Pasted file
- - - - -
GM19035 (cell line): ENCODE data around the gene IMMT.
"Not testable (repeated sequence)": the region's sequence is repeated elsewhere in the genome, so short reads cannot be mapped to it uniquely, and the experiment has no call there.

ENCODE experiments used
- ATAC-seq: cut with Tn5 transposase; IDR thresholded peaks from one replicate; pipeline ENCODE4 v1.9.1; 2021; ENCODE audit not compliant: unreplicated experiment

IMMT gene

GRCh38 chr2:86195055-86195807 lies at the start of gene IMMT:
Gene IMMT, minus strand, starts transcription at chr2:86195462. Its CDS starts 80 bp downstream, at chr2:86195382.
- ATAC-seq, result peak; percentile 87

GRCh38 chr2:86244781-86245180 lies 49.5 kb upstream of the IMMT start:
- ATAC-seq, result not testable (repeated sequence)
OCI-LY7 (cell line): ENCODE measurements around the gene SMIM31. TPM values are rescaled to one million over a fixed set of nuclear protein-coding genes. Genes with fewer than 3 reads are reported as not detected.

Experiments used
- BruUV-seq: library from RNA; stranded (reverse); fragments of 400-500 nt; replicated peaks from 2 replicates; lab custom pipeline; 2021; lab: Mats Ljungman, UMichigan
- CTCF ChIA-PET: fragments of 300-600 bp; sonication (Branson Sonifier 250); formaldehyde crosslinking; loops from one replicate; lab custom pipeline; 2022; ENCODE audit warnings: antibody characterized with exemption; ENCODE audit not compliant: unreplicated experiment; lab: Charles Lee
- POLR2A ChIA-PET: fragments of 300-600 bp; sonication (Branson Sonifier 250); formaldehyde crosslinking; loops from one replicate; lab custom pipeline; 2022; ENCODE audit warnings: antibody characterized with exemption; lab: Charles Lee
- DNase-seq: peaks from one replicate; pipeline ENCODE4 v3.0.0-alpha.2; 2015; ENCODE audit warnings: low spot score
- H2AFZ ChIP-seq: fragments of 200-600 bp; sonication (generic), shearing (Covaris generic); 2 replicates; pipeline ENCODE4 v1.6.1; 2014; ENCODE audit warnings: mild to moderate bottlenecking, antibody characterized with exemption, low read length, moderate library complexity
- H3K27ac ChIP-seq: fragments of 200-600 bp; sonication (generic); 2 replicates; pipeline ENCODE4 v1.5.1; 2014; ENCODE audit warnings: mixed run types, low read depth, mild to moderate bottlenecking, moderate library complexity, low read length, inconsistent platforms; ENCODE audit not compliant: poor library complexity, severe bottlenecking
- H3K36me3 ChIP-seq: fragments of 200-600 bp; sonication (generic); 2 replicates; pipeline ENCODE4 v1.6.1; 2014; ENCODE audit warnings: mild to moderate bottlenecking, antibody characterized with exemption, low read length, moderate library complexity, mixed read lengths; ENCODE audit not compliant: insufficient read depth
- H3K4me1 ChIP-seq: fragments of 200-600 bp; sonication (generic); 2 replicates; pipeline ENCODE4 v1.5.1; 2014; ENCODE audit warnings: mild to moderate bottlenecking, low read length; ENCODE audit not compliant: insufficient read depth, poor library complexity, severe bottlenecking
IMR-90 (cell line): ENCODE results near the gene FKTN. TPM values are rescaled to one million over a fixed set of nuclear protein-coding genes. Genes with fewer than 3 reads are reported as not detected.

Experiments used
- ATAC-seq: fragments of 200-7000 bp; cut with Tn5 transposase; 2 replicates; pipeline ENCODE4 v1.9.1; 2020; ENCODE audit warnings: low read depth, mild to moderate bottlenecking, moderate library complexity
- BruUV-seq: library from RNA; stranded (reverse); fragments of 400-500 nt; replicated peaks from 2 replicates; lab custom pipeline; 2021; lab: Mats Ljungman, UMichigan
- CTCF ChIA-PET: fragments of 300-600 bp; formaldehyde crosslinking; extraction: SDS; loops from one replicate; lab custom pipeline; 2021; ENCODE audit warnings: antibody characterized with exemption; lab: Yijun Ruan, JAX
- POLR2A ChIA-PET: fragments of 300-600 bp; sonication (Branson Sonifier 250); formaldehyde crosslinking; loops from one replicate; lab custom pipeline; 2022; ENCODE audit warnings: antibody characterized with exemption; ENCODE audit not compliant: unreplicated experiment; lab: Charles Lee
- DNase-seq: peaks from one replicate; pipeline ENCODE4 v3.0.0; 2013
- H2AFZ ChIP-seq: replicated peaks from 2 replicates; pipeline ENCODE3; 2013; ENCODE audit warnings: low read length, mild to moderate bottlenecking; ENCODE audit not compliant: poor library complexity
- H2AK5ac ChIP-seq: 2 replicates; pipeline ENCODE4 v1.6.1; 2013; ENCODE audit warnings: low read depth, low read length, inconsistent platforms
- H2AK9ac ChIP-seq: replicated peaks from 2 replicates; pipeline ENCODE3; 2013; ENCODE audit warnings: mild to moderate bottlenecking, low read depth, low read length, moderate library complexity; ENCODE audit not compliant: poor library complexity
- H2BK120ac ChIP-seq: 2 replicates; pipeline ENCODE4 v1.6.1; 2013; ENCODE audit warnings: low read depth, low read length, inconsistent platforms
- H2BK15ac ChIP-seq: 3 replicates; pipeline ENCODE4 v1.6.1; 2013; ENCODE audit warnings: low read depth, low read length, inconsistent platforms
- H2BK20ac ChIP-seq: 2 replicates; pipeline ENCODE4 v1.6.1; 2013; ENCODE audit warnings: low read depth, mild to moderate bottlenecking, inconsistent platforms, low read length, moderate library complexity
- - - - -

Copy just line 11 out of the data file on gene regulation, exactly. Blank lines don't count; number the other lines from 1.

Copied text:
OCI-LY7 (cell line): ENCODE measurements around the gene SMIM31. TPM values are rescaled to one million over a fixed set of nuclear protein-coding genes. Genes with fewer than 3 reads are reported as not detected.